- Briefly owned & hardly driven, an 1100 conversion of a Floride. Pretty but basically a not yet finished conversion & I had a friend sell it on my behalf because I was moving interstate (it's the only car of mine that I've sold - something that I sometimes forget when claiming that I've never sold a car). In my view, the only reason for buying a Floride/Caravelle would be looks although the later Caravelles are apparently not as floppy in the chassis as the Florides.
    - I have driven other people's stuff with a 1296 R8 Gordini the only one of note. It was nice. Torquier than I expected, revved out very nicely &, although I did not fang it, was sweet steering. My current 4CV is faster & tauter.
    -My favourite? In a sense, none of the above but my Djet - it's astonishingly "tossable". But of the rear-engined Renaults that I have driven, it would easily be my current 4CV in its current form. Although the 4CV was the basis for my major conversion, were I to be starting from scratch, then I'd do exactly the same using a Dauphine shell - I just prefer its looks. I guess my closing remarks would be that, if you like driving briskly then, although any of them is fun (& the R8 family the most capable), a good attitude is to consider the standard cars to be just starting points & modify away in line with your priorities.

    3 photos of the 4CV which are not in the Renault News article (owing to a miscommunication) are below. (Sorry about the PDF file but I couldn't get the third pic to upload for some reason; so I embedded it in a PDF file.)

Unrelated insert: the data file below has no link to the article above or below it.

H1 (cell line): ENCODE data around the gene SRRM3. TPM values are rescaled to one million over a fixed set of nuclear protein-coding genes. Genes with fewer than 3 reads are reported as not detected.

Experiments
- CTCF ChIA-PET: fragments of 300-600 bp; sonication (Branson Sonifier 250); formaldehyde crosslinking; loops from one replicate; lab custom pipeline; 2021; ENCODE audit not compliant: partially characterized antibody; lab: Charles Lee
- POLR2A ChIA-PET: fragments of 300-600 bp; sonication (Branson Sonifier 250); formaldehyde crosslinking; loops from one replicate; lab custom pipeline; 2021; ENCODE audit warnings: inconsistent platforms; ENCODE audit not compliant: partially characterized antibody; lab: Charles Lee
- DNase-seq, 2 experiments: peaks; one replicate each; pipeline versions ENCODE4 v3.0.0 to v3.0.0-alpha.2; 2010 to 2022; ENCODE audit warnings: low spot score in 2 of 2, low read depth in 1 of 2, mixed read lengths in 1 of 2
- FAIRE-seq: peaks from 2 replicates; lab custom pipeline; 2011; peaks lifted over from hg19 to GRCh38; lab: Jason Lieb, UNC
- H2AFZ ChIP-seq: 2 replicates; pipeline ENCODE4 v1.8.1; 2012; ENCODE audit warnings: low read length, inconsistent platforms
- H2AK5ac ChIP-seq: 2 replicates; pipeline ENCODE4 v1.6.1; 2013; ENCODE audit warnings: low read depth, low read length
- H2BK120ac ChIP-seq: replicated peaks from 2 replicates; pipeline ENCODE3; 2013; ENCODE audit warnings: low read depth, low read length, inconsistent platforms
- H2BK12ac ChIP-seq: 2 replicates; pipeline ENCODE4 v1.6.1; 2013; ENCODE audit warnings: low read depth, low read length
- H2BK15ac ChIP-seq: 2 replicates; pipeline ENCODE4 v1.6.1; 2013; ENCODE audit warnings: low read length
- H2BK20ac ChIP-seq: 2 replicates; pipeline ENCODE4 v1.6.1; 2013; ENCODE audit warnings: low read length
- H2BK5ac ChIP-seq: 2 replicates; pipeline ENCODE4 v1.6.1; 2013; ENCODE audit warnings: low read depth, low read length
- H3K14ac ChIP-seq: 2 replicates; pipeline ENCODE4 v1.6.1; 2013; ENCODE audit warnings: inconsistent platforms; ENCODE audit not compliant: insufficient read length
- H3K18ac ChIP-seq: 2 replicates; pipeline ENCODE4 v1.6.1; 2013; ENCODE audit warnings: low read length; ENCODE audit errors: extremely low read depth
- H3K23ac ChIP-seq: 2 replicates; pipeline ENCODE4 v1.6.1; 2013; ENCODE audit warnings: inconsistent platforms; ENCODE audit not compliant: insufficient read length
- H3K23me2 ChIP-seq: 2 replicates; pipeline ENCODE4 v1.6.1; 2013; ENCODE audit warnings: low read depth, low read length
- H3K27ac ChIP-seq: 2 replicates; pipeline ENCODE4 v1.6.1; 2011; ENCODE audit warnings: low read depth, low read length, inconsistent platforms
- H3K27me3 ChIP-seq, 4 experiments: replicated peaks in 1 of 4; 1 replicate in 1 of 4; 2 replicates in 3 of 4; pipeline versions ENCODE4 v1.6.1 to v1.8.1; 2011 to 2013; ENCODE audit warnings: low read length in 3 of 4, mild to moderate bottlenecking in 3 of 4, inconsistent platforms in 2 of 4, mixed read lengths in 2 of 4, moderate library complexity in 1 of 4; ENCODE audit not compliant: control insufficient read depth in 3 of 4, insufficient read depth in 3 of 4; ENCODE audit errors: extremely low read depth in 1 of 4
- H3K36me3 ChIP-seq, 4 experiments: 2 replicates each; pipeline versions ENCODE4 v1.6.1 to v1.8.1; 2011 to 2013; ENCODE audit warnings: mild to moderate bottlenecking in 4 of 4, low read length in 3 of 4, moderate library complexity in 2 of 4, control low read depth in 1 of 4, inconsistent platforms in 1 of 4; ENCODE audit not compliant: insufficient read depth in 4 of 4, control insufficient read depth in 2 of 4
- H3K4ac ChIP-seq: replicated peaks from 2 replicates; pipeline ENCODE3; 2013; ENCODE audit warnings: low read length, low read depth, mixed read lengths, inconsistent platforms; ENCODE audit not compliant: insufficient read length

cheers! Peter
    Last edited by 4cvg; 06-06-2013 at 04:58 AM.

  3. #13
    Join Date
    Sep 2011
    Location
    Vancouver Island
    Posts
    135

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    I had a 1289 cc Dauphine once. I did the conversion myself. The only problem was that I stuck with 135 tires and the car was a handful in the wet - one day I stuffed it by oversteering into a parked TR6. The front of the Dauph' curled up around one of the TR6's huge bumper overriders. The TR6 was unharmed but the Dauph' was a total mess. That was when I realised that maybe I wanted a safer car....heh heh

    My favourite rear engined car is my smart BRABUS convertible. Well it's sort of mid-engined; however it is not a Renault, though it is made in France and has three wheel bolts.
    1966 Peugeot 404 Coupe Injection
    2006 smart BRABUS Canada 1 cabriolet
    2008 Mercedes-Benz B 200 5 sp
    2013 Ford Fiesta SE 5 sp